Kruger Shalati: A safari from another perspective

Train on a bridge Kruger Shalati

By Renate Engelbrecht

Friday, Feb 17

As I stand on the edge of the Selati bridge – a South African heritage site – the fish eagle calls in the distance. Down below, a Pan Hinged Terrapin sits on a rock, baking its round, smooth shell in the sun. A couple of vultures come circling overhead and then fly off again. To my left, six Nyalas stand grazing; a single calf playfully hopping around bushes and jumping over scrubs. It’s beautifully wild out here and for a moment I wonder if this – here at Kruger Shalati – is how it felt way back when travellers came into the Kruger by train – stopping over in the then Sabie Nature Reserve for lunch.

Train on a bridge Kruger Shalati over Sabi River
Image: Jeremy Austin

The Selati Railway Line and the popular Round in Nine train trip are said to have saved the Kruger National Park from non-existence. The train trip took nine days to complete, and it was quite the adventure for keen travellers at the time. Just imagine travelling by train for your very first safari!

Kruger Shalati – Train on the Bridge might be a motionless train, but it sure comes with a hint of nostalgia and that luxurious feel of first-class rail travel.

How did the Train on the Bridge come about?

Sabie River Kruger Shalati
Image: Renate Engelbrecht

A tender was requested by Sanparks in October 2016 and those interested in tendering were given a very tight 5-week deadline. They soon realised that five weeks weren’t even enough to do a bridge assessment and the tender was therefore extended to January 2017. At that stage the now Kruger Station was going to be Kruger Shalati’s reception and dining area, including a dining area for families from the Skukuza camp. After much consideration, they realised that it was going to cause clashes between two very different tourism product offerings and the plans changed. A replacement 12-sleeper guesthouse was built, and Kruger Shalati’s reception and dining area was moved into the old guesthouse building, allowing the new lodge to offer more luxury and services. And, since Kruger Shalati is located right on the fence, they could build their own entrance, adding to the five-star experience.

Motsamayi Tourism Group initially pitched their tourism concept with a train that had an internal walkway like a traditional train, but since they wanted to offer a five-star experience, they soon realised that the train was going to be quite cramped. Whilst something like this would be acceptable on moving trains like the Rovos Rail or the Blue Train, they had the opportunity to tweak the carriage sizes a bit since Kruger Shalati’s train would be stationary. Evidently, they started playing around with the idea of making the walkway outside of the train instead. Since the Selati Bridge is a heritage site (it’s over 100 years old) they could not even fasten bolts, weld or make any changes, which meant they had to find ways to work around it. Building the walkway in such a way that it would be safe for guests and meet all the requirements was probably one of the project’s hardest problems to solve. Now, the outside walkway offers guests an amazing new perspective of Big 5 territory.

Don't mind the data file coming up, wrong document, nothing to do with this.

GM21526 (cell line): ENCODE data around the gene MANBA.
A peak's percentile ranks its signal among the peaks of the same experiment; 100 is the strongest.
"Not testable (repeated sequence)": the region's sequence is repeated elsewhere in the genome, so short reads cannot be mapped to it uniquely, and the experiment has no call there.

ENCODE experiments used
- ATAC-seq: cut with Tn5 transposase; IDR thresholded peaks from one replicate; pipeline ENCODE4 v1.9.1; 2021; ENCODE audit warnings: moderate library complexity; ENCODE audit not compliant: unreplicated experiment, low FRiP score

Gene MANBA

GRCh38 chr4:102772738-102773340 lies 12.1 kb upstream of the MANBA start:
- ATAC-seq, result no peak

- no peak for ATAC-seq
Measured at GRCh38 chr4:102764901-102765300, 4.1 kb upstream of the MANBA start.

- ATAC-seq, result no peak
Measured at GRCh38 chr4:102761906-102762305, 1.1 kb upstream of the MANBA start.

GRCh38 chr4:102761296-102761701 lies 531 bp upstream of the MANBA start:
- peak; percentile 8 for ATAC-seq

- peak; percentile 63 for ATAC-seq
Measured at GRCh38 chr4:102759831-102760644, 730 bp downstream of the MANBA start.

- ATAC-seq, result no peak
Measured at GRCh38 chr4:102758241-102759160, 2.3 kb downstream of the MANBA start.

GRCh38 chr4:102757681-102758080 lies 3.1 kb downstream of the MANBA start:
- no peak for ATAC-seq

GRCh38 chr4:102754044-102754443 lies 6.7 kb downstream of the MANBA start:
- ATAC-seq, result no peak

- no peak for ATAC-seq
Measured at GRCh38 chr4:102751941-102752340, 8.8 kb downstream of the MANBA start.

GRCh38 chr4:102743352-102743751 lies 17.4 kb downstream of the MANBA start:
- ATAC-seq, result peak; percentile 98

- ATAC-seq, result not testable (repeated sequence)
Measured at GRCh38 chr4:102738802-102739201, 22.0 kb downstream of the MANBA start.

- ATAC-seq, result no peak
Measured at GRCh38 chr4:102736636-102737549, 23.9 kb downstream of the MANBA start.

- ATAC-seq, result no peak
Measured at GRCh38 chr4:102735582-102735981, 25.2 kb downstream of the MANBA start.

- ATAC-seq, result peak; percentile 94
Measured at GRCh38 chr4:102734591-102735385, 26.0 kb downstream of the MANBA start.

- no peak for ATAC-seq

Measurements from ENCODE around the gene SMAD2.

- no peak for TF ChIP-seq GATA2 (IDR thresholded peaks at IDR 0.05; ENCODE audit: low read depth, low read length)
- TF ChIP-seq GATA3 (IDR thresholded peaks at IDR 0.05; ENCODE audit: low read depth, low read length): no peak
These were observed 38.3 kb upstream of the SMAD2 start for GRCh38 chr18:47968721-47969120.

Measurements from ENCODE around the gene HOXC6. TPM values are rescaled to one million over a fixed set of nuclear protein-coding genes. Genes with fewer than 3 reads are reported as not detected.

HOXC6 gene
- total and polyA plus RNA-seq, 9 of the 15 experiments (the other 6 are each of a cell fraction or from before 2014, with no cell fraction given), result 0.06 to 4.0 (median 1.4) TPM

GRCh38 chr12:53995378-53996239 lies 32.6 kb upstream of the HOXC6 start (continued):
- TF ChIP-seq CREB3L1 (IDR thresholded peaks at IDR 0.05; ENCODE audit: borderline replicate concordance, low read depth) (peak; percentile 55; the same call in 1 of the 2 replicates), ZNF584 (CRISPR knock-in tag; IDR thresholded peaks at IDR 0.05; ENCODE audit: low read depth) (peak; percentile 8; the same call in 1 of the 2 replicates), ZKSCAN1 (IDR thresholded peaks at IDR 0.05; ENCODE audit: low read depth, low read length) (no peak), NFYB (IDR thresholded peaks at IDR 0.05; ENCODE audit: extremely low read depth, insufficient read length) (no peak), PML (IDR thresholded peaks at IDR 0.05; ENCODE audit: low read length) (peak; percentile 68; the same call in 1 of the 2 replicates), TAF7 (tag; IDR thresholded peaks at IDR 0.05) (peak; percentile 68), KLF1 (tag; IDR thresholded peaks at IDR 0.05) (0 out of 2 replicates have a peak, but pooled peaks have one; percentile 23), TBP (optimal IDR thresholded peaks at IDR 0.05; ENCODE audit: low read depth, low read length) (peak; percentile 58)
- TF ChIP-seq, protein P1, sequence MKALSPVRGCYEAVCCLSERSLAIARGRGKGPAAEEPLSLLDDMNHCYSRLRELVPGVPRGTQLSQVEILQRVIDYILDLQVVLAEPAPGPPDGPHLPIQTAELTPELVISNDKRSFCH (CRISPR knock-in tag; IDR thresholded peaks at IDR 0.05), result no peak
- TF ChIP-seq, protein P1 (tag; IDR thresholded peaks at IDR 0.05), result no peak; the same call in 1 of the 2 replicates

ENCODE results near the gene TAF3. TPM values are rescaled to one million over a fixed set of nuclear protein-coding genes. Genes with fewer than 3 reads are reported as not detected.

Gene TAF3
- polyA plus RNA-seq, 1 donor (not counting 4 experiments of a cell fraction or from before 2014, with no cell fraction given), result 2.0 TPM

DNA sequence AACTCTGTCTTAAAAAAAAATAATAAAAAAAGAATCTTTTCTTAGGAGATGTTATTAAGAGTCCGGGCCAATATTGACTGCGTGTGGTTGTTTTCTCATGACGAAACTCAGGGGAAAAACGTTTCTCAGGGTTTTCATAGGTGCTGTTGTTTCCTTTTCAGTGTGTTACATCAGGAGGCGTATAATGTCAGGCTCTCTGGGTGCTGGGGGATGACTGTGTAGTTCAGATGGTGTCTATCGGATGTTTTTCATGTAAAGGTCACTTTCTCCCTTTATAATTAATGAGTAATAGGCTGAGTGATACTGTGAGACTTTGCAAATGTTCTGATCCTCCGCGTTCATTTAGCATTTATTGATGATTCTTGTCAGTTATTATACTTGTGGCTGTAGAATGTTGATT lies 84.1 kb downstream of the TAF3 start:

Planning the rooms was also a bit like playing Tetris, according to Motsamayi Tourism Group’s Judiet Barnes. The project team and team on the ground had to overcome the challenge of aligning the unique lodge’s services – from using new age design technology on the old bridge, to applying it to an old structure. They also knew they wanted a king-sized bed, a lounge and a bath in the carriage rooms and therefore they had to figure out how they would be able to fit it all into the carriage space.

After winning the tender, which is in partnership with Sanparks, they purchased old trains and appointed a Joburg-based steel company to fix and build the carriages according to their specifications. The trouble was that the carriages were now bigger than original train carriages and they had to find a way to get them to the Kruger National Park from Joburg. Eventually, they had to custom build a truck trailer that could carry a 22m-long carriage. But how would they get the carriages onto the truck? An imported crane from New-Zealand solved the problem, lifting and positioning the carriages for transport.

Nighttime at Kruger Shalati Train on the Bridge
The train on a bridge at night. Image: Renate Engelbrecht

Other challenges obviously creeped in too, with Judiet recalling the truck breaking down on Phabeni Bridge in the middle of December. It was the last carriage they brought in for the year and the train was literally dangling from the edge of the one-way bridge with no way to get it off. Nothing else other than the truck it was on, could carry that kind of weight and all the axes of the truck were broken. They had to arrange for a road scraper to come in and create a detour and find a company (in the midst of the December holiday) who could assist in fixing the truck or at least just stabilise it until the new year.